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Last time we acknowledged how powerful we are in our human relationships.

Not only do we have the most complex known object in the observable universe as our brain, but we have the ability to communicate with each other, using all our senses, and with open ended language skills. As a result, our ability to interact with each other should always continue to develop, as should our capacity to strengthen and enrich our relationships.

Unfortunately, this does not tend to happen.

We interact with each other through variations of only three themes, or three biological behavioural patterns. As a result, we come to make the same mistake over and over, depending on our predilection to choose the same course of behaviour. Our choice of behaviour depends on our genetics, our upbringing and our past experience of relationships.

In this way we are not much different than any other animal. All animals behave in one of three ways to anything that alarms or threaten them. They either run towards the threat and attack; run away from threat to flee it; or get so overwhelmed that they freeze or collapse.

If we are not aware of our animalistic behaviour, and unaware that we live in a universe where everything breaks down, we soon find ourselves in relationships that ends up in one of only three ways. We become mutual destruction till nothing is left, or we gradually diverge until the two parties are so far apart that we cannot hear what each other is saying and nothing is left, or we endlessly circle each other in a sterile orbit “till death do us part” (and nothing is left). The saddest part is that we often meet somebody new and we excitedly believe that this time it will go better, when of course it won’t because we have not changed, just changed partners.

The trick in making our relationships work is to change the direction and the nature of our fight/flight/collapse behaviour. We need to aim towards better outcomes, not perfect outcomes, just better outcomes than what we were able to achieve before.

Let’s look at how we can change or modify these three behavioural patterns:

1) Instead of fighting, let’s attempt to anticipate our partner’s behaviour and constructively prevent the same-old-same-old fights, arguments and their predictable behaviour.

For instance: if we are irritated by our partner tossing their jacket down as they come through the front door when they come home after a day’s work, let us assume that they will do that. Let us not wait for it to happen and then go through the same song and dance routine we always do.  So, instead of focusing how to get them to change, focus on what we can do with our feelings about that jacket being thrown on the floor, or what we can do in interaction with them to make the outcome less predictable and annoying. Devise a plan, any plan, as long as it is a new plan and a new set of behaviours, other than what we have done unsuccessfully before.

Here is one (apparently daft) such plan. (You can make your own plan, no plan is superior to any other).

When the partner comes through the front door, imagine if we rush to them and plant a kiss on their forehead. You know your partner, so you can imagine their response. Mine would probably say: “And what is that about?” with a smile on her face. My answer would be: “I know you’re tired when you get home, and have no energy to do anything but to collapse on the couch. Today I wanted that path to start well. Can I make you some coffee?”  Remember, although we change our behaviour favourably for ourselves, not to change the other party’s behaviour, knowing humans the way I do, there is a distinct possibility that after that, she would hang her jacket up in the closet without any prompting. She might even remember to do it the day after that as well.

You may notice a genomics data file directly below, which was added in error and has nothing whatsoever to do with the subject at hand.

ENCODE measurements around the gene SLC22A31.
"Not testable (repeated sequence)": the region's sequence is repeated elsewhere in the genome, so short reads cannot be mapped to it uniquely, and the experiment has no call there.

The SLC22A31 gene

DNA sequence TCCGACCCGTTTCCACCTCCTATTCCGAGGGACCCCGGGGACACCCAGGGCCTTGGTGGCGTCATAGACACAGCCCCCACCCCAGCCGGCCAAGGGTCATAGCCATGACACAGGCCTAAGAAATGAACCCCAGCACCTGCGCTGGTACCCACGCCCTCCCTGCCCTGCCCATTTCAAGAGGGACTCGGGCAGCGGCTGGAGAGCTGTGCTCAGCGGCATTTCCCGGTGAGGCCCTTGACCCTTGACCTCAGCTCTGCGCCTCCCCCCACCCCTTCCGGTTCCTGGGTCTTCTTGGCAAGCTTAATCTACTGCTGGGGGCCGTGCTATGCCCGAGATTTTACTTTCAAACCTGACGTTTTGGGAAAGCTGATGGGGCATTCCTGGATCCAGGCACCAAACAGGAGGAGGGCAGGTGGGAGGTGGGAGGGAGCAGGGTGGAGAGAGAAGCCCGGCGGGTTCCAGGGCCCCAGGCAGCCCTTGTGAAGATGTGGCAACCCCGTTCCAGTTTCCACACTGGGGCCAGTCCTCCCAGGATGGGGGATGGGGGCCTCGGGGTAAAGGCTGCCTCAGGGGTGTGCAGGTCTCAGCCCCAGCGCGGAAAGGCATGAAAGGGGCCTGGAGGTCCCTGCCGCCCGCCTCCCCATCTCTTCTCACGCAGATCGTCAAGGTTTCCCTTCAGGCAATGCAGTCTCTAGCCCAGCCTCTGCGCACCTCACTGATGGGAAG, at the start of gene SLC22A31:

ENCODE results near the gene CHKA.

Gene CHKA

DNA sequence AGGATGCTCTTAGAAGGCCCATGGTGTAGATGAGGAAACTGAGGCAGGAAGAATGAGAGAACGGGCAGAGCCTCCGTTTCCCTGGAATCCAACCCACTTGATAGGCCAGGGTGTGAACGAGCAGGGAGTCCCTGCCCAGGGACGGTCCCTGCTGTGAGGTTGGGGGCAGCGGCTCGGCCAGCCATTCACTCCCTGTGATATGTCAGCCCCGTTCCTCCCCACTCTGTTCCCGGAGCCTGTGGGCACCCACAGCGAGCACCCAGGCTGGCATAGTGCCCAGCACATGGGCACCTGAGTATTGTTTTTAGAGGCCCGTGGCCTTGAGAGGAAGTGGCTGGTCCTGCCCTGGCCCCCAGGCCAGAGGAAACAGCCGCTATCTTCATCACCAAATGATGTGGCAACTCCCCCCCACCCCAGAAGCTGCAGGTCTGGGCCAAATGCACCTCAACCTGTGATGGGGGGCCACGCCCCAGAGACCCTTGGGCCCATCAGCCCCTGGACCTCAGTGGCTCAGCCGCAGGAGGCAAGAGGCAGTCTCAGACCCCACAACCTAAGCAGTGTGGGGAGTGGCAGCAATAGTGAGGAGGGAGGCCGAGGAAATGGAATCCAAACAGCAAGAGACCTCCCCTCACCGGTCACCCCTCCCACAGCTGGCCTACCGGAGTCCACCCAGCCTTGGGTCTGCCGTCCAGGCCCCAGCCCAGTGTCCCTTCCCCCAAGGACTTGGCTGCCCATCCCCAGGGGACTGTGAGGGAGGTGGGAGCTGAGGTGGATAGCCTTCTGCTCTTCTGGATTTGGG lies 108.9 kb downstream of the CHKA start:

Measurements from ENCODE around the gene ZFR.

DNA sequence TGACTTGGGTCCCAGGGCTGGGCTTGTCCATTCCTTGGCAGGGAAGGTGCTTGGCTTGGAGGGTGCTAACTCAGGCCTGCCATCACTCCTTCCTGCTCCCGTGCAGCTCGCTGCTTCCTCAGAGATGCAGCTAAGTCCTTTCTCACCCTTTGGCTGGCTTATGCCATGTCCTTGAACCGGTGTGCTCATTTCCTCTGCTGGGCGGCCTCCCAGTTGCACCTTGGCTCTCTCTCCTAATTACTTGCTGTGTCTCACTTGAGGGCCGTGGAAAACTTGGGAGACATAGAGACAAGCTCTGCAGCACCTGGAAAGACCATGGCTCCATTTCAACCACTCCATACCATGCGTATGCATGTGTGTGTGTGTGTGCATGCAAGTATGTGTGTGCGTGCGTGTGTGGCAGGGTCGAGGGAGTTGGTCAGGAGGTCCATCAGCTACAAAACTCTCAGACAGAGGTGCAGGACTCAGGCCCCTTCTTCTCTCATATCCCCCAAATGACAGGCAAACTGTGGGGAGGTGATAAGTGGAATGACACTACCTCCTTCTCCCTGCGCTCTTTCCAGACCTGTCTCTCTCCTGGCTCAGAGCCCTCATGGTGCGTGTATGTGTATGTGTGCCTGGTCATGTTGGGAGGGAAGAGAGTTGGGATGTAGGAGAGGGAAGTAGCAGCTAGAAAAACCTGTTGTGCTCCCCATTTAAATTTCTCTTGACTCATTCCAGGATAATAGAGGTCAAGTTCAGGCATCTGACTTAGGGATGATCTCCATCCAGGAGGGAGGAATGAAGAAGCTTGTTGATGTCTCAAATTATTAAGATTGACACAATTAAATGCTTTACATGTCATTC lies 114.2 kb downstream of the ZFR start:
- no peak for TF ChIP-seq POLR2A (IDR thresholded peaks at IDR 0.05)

2) Instead of fleeing, let us explain that we need to step away, and tell our partner when we will be back.

So, next time when we get so mad in an argument that in the past we would have stalked off and slammed the door on the way out, let’s say this: “I need to spend some time by myself in order to calm down. I’m going to sit out on the deck for about five minutes, and then I would like to come back, and if you are also okay with that, let’s talk about this some more then”.

This simple change in fleeing behaviour does not ever cause an escalation of conflict, as it does not evoke in our partner an abandonment response, a fear response or a humiliation response. Again, we do this not to change their behaviour, but to make our experience of the process better. Yet, I have often found that by the time we come back to restart the conversation, they also have had time to reflect, cool down and see things from a slightly different perspective.

3) If constructively changing our behaviour, or taking time out and then coming back do not make things better, we tend to give up (collapse).

Instead of doing that, consider leaning into our partner’s annoying or idiosyncratic behaviour. (Remember, we are not talking about behaviour from our partner that is dangerous or abusive).

Consider accepting that this is what they do, and see if we can grow to love them because of that very thing that they do. It is possible, and the prize is great.

We learn to be flexible, to be tolerant and to continue to grow. Our partner experiences unconditional loving demonstrated.

Dr. Strauss l Wellness Lead
Follow me on Twitter @DrPieterStrauss